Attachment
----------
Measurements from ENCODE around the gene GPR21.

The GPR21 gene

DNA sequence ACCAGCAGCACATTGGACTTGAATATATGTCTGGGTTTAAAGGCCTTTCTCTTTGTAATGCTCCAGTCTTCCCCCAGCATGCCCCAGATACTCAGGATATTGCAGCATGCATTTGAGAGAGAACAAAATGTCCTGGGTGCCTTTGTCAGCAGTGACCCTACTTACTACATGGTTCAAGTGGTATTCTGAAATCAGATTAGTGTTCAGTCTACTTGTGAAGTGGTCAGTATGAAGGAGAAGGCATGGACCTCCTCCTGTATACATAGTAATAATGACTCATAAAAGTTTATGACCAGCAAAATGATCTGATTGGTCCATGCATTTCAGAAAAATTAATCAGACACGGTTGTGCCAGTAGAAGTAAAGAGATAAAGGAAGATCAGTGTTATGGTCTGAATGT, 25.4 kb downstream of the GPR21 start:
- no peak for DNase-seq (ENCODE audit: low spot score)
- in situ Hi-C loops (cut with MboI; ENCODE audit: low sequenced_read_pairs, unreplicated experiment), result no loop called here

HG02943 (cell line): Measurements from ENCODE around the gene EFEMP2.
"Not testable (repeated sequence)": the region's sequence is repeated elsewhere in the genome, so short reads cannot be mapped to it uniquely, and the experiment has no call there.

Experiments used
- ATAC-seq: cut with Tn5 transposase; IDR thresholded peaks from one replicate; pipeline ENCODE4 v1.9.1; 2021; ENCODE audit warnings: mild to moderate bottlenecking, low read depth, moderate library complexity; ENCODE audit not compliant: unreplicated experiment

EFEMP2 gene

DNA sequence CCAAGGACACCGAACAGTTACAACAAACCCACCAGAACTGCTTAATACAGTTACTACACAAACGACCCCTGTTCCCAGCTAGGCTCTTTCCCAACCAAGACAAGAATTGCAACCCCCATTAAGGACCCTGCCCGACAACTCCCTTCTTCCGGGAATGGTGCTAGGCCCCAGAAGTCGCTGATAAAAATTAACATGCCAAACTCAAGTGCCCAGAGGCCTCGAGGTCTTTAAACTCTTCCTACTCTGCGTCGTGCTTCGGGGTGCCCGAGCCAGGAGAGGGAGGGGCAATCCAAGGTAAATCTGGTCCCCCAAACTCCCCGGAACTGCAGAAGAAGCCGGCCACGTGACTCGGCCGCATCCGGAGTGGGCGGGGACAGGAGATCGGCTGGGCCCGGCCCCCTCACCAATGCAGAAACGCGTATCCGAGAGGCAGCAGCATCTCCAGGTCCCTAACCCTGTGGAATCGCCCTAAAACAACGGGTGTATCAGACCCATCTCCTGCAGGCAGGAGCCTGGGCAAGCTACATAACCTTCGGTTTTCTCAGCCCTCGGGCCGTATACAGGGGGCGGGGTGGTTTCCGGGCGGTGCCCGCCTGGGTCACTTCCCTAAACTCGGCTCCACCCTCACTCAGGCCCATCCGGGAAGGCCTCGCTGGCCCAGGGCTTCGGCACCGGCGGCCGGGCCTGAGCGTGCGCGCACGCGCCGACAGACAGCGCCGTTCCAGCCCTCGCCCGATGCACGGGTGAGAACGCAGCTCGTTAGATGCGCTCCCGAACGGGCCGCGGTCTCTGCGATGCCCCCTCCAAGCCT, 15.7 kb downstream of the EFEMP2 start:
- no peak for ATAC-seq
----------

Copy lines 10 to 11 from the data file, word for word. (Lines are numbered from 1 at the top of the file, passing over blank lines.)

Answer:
EFEMP2 gene

DNA sequence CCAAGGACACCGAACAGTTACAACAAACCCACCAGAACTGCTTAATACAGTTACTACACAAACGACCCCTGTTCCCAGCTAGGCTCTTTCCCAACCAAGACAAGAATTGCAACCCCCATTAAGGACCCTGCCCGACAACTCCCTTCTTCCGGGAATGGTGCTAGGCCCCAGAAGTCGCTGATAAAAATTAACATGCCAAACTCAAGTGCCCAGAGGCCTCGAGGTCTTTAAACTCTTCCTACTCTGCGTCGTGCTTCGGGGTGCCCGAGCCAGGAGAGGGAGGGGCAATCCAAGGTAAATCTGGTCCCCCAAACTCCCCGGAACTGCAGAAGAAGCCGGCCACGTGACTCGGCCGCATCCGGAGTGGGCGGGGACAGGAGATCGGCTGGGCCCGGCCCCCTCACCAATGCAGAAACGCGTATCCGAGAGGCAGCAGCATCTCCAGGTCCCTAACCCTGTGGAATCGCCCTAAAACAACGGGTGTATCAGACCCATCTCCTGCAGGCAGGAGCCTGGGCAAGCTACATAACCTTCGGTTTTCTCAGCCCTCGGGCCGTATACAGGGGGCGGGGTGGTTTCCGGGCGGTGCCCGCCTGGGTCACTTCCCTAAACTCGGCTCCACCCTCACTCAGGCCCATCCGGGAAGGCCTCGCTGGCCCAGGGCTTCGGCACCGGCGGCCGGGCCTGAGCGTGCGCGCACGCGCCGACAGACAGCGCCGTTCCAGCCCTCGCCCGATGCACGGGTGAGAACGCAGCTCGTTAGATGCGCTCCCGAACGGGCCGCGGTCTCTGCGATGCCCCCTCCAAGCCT, 15.7 kb downstream of the EFEMP2 start: